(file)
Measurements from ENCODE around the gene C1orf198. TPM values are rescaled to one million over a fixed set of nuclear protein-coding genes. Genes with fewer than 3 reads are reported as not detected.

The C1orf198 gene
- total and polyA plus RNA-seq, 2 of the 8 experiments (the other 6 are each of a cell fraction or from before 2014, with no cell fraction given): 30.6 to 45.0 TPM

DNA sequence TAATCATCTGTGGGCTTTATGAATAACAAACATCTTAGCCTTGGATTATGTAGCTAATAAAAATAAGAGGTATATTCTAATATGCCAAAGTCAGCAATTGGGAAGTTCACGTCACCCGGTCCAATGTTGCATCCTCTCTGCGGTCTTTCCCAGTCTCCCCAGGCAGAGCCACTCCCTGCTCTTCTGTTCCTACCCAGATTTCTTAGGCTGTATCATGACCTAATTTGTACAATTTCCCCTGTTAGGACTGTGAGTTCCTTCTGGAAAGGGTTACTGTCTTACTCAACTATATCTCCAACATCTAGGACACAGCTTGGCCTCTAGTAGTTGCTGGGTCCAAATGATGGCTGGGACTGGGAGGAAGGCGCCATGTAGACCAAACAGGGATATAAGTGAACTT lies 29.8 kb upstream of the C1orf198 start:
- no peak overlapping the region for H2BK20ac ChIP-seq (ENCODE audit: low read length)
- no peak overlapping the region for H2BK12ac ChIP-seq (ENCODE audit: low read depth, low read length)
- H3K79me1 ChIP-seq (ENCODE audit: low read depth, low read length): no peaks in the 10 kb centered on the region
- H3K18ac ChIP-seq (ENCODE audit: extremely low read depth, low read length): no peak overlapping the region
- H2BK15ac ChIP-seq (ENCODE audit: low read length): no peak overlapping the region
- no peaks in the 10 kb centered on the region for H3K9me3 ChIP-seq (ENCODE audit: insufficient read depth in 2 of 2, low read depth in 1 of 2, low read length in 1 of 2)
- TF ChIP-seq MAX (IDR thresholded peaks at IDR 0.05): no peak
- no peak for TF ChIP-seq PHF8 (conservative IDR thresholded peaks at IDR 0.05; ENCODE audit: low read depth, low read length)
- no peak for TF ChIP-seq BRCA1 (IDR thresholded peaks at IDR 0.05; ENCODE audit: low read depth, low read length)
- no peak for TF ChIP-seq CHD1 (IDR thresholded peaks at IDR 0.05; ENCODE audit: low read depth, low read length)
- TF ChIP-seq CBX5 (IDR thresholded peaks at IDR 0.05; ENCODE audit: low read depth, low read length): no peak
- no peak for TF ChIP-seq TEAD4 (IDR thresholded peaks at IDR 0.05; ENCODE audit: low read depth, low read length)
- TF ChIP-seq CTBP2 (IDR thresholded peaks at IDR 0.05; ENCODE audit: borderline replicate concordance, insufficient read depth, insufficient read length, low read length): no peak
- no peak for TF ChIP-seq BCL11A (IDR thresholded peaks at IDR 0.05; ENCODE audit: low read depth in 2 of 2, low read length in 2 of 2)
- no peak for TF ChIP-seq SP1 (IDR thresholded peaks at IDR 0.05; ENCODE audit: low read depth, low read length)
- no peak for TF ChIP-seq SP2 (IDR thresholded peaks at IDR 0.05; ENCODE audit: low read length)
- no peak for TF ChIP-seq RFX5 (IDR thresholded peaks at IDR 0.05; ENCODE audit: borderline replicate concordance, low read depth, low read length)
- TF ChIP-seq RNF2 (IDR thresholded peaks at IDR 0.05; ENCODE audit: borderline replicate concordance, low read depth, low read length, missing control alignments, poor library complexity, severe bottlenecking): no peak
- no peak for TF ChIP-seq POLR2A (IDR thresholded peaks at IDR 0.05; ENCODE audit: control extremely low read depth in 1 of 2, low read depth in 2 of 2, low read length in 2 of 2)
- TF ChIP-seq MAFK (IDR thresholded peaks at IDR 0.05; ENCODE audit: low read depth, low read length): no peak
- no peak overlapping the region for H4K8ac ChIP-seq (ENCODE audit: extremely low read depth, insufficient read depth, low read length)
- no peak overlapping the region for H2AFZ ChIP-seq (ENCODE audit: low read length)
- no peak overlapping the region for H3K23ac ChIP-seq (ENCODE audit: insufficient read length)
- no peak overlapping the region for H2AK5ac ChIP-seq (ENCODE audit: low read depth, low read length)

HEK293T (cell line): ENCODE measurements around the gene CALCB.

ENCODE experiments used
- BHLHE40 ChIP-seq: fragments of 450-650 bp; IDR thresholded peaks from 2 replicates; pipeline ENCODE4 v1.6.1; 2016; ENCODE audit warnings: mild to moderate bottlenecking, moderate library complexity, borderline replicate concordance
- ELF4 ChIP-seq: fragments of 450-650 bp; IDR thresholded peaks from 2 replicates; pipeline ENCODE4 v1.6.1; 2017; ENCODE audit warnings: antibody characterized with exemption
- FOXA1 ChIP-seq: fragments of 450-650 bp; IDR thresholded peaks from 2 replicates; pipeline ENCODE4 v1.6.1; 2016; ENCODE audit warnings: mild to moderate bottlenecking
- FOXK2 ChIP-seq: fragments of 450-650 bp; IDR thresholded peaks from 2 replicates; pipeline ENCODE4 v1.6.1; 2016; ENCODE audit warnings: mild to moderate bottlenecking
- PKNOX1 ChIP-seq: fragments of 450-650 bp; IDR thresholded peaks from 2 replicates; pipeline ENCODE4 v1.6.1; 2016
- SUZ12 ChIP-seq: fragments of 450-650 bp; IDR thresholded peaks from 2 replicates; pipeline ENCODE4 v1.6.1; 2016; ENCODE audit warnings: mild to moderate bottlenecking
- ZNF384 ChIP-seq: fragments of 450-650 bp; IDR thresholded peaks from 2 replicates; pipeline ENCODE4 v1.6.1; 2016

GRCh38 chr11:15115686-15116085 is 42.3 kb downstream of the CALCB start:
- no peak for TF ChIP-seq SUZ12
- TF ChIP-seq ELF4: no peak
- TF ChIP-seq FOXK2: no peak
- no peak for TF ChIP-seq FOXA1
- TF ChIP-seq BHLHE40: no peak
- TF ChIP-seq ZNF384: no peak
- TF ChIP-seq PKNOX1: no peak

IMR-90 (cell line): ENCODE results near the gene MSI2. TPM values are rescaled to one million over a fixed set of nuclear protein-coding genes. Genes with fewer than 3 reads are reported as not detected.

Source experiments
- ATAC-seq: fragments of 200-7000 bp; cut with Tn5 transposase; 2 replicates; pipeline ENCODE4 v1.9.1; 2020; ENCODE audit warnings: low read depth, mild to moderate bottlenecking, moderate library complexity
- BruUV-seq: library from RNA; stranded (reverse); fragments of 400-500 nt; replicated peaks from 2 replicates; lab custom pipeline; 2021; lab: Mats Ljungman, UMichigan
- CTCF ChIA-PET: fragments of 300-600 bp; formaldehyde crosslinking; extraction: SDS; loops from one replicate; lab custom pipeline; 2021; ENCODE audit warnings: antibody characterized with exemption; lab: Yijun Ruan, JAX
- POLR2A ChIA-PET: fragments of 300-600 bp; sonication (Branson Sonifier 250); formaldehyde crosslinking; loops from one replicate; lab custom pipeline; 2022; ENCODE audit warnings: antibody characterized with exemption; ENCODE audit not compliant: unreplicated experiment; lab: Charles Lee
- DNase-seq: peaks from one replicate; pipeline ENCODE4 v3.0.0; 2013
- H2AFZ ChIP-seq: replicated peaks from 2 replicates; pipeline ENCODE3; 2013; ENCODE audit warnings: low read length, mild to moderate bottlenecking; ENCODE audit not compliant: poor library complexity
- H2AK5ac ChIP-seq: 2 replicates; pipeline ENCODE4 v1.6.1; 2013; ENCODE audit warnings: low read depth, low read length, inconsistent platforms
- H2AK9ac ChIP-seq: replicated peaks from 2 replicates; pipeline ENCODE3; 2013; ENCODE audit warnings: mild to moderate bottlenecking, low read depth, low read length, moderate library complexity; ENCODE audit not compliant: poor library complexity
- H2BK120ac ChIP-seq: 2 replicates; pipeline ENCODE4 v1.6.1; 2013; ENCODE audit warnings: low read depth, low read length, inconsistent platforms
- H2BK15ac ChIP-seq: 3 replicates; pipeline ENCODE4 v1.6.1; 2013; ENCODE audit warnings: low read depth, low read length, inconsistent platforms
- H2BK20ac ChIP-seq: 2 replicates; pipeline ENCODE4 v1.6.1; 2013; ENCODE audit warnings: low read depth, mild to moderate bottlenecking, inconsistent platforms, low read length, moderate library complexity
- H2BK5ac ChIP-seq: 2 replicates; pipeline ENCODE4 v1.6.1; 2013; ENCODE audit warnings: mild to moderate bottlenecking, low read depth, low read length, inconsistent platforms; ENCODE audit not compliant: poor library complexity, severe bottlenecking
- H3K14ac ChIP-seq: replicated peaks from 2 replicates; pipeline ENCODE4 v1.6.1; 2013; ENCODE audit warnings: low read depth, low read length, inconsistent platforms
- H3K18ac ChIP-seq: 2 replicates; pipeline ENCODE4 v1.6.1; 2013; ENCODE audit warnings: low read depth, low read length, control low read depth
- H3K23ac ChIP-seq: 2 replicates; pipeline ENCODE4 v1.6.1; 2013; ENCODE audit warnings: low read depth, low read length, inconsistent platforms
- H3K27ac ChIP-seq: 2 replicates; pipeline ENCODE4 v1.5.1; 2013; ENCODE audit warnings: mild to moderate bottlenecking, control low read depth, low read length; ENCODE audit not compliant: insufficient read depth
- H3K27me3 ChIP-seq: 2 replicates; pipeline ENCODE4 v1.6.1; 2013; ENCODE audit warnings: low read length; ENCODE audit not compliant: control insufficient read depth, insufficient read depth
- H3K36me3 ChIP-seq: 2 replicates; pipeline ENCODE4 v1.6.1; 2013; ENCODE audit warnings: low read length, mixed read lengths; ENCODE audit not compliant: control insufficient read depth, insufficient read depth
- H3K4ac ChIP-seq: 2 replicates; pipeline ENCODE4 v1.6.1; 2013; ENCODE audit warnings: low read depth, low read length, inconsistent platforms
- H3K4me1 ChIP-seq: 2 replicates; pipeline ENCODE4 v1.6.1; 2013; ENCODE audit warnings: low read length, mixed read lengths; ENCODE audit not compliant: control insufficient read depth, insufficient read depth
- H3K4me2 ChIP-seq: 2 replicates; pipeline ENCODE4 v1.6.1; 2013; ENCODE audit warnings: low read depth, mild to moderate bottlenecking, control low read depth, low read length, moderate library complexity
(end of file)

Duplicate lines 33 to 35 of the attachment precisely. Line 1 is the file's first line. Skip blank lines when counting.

- FOXA1 ChIP-seq: fragments of 450-650 bp; IDR thresholded peaks from 2 replicates; pipeline ENCODE4 v1.6.1; 2016; ENCODE audit warnings: mild to moderate bottlenecking
- FOXK2 ChIP-seq: fragments of 450-650 bp; IDR thresholded peaks from 2 replicates; pipeline ENCODE4 v1.6.1; 2016; ENCODE audit warnings: mild to moderate bottlenecking
- PKNOX1 ChIP-seq: fragments of 450-650 bp; IDR thresholded peaks from 2 replicates; pipeline ENCODE4 v1.6.1; 2016